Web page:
Grind together the powdered sugar almonds, and vanilla. Grind until fine.
Whisk the egg whites and sugar until stiff. Fold in the almond mixture with spatula, then fold in the honey carefully.

Pipe onto non-stick baking sheets. Let rest for five hours (or until a skin forms). Bake for 8-10 minutes until cracking and forming feet and fantastic. Let cool. While cooling, make the filling!!

3/4 cup butter
2 egg yolks
1/4 teaspoon vanilla paste
2 tablespoons honey
1/4 cup sugar
1 teaspoon pure orange extract
1/2 teaspoon orange marmalade

Combine all ingredients and whip until creamy and fluffy! Spread on one half of a macaron cookie and put the other half on and voila!!

Adventures in Eggland: Neapolitan Baked Alaska


I'm trying to finish up these posts for the Eggland's Best thing. I did soo many recipes with those eggs (so it felt, to me) so it's been hard... I had a lot of leftover egg whites, after everything, and with those I finished up with this Baked Alaska.

I admit, I had more egg whites left over than I could fit on the baked alaska so I separated them once they were beat up and added some rose water and honey and pink and made little meringues. Which weren't very crispy-- probably because I didn't really look up how to make meringues. But whatever, they taste good!!

But yeah, the baked alaska was sooo goood!! I loved the idea of making it Neapolitan flavor. I had leftover chocolate french toast from my visit to The Griddle. And... and, I'm sorry Jodi, but I couldn't eat it all, so I used it. :x It was still topped with marshmallows when I put the strawberry ice cream on, and then the meringue, and then...

Threw it in the oven to make golden brown and creamy. This is it first removed from the oven-- you can see me in the background putting stuff in the dishrack of my new apartment, yay!!! I baked it on a silicone sheet, because I thought it wouldn't stick-- but for some reason they've been sticking more than they used to. I don't know why, it's silly.

Gotta get that sucker off. It was stuck tight. But I did it, with Brian's help.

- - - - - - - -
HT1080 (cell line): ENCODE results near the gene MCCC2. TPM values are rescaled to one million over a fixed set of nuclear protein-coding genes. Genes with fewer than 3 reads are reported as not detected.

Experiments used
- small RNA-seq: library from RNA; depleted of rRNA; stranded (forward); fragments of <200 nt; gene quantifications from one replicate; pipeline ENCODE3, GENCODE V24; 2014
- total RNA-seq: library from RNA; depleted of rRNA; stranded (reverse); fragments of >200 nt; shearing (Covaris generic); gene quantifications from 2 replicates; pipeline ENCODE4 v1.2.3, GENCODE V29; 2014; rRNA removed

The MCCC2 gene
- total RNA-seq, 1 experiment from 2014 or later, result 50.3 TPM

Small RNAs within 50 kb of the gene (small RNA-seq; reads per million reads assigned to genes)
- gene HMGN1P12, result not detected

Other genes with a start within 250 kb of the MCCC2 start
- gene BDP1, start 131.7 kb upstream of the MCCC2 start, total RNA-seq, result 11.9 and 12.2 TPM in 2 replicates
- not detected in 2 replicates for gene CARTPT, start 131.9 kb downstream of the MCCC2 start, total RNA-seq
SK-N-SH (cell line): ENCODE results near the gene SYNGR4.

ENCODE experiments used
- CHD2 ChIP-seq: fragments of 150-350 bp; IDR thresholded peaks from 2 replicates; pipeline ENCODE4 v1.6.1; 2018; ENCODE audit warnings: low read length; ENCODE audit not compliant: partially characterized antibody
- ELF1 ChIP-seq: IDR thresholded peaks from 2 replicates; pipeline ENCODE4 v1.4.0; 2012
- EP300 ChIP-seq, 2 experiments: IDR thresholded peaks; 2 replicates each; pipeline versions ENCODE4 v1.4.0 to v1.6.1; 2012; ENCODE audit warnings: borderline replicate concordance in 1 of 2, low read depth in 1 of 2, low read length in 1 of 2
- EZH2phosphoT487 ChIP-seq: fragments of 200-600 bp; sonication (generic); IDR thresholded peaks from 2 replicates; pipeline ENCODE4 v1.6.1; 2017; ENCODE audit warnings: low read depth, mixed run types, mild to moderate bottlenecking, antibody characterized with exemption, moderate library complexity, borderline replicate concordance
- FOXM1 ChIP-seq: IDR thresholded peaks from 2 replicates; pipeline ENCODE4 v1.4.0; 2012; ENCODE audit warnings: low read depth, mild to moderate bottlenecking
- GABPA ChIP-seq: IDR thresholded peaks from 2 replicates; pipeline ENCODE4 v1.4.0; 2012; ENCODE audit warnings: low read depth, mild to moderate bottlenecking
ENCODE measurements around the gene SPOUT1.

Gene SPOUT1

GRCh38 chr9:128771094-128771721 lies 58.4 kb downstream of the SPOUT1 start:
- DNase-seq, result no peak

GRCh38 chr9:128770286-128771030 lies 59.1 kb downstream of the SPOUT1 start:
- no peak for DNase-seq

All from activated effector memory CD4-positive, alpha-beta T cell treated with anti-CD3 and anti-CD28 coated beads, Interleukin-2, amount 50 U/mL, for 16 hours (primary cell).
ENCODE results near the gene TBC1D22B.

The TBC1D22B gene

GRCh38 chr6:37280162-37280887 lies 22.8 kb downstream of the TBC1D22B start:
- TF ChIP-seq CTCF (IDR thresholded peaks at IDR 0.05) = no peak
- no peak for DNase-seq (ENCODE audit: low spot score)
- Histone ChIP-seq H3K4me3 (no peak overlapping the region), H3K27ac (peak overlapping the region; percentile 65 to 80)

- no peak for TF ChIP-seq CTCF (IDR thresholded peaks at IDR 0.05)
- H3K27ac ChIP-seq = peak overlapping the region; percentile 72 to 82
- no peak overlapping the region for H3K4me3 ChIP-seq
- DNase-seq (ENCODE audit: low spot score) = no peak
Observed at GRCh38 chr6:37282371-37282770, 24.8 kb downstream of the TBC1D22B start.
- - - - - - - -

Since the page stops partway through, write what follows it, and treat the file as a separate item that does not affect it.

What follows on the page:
I have a lot of pictures for this post, I just had a lot of fun with the camera. Hah. Here's the meringue. I loved how crispy the outside was. I made sure to make it very vanilla-y, because that definitely went with the whole Neapolitan thing. It was soft and tender on the inside, too, which I believe meringue is supposed to be. I haven't had a lot of meringue. (I know, failure). It's all soft and squishy AND crispy. Wowza.

Ok, I don't really know what else to say, I should probably just group these images, especially because I have two more posts to type up. Brian took this while I was digging into the first bite. I made some funny noise at him like "ehwakjerhjwer put the camera down and eat it!"


The strawberry custard/ice cream is beginning to melt out. OH! I know something I wanted to say about this. Whenever I make certain recipes (like my pasta carbonara) I think of the Sims.... because even since the first Sims game they made things like pasta carbonara, baked alaskas, and lobster thermidore. When I first began playing the Sims I had no idea what those things were-- I'd never had carbonara (later, when I was dating Ryan, he introduced it to me, it was his favourite) and until today I'd never had a Baked Alaska. Still haven't had lobster thermidore-- but there's still time. I'm only 24 after all. But it's nice to make things and be reminded of how nerdy I am. It's kind of the same thing sometimes when I have certain Japanese foods. I'll think of glistening Hot Bowls from Slayers or ramen from various things, or often, Final Fantasy VII foods-- which aren't really mentioned.

Look how gooey!! The chocolate french toast was sooo good under this (though a brownie or cake probably would be better. I mean, bread is bread after all. But still, soo tasty). The marshmallow completely melted on top of that, and then covered by the melted strawberry gooeyness. Meringue on top, traps the whole thing in so that it all melts and gets caught and-- and-- okay... I bet you just want to make it for yourself now. Look below!


Neapolitan Baked Alaska

1 chocolate cake, of moderate size (or some chocolate french toast, or something)
1 large scoop of strawberry ice cream

2 egg whites
2 tablespoons sugar
a dash of cream of tartar
1 teaspoon vanilla extract

Oven at 400 degrees Fahrenheit

Whisk the egg whites in a bowl, add sugar and cream of tartar and some vanilla extract. Beat until stiff peaks form. Layer the strawberry ice cream and meringue on top of the cake/brownie/whatever. Stick it in a preheated oven until baked and melty and freakishly amazing.